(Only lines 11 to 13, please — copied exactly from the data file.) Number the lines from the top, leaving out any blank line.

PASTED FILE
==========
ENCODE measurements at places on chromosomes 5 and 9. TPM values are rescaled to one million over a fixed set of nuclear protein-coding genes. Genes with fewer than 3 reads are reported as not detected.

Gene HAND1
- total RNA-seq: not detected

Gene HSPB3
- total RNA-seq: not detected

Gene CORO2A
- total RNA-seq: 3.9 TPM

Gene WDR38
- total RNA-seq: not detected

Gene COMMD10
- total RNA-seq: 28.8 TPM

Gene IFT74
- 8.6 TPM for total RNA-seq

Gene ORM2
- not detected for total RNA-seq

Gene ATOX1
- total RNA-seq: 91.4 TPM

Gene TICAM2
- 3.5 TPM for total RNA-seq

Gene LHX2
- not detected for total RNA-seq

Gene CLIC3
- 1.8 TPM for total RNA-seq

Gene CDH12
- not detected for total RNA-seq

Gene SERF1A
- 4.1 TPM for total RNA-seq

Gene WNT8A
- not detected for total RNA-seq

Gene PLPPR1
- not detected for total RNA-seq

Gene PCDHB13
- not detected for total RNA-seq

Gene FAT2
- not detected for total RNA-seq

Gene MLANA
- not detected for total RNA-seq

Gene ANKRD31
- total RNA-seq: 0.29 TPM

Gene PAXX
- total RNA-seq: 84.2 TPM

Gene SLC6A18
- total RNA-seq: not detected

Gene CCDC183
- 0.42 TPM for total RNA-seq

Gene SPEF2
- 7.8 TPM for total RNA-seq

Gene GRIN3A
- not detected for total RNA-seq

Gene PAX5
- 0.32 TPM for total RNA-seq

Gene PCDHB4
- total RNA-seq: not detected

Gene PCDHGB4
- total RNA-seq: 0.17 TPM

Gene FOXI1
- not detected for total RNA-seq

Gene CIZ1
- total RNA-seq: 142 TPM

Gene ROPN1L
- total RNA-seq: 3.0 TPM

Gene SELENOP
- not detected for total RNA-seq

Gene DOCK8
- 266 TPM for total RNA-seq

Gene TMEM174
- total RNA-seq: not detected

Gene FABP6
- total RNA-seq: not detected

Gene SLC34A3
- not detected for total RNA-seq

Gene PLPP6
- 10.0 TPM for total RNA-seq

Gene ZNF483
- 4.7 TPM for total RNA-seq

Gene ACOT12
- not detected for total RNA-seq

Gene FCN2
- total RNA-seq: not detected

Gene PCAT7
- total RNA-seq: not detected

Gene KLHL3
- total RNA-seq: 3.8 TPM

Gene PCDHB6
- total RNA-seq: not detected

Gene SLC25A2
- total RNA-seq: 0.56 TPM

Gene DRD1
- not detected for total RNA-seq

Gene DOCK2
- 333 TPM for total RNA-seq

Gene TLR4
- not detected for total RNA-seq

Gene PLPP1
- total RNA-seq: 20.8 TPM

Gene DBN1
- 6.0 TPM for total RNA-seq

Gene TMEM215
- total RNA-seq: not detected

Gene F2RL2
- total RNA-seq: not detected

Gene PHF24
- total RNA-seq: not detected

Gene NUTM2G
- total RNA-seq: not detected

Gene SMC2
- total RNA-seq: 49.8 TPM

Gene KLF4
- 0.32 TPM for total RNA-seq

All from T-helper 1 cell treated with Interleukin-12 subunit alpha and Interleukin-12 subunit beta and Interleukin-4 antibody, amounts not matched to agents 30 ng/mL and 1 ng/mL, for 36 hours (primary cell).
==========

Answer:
- total RNA-seq: 28.8 TPM

Gene IFT74
- 8.6 TPM for total RNA-seq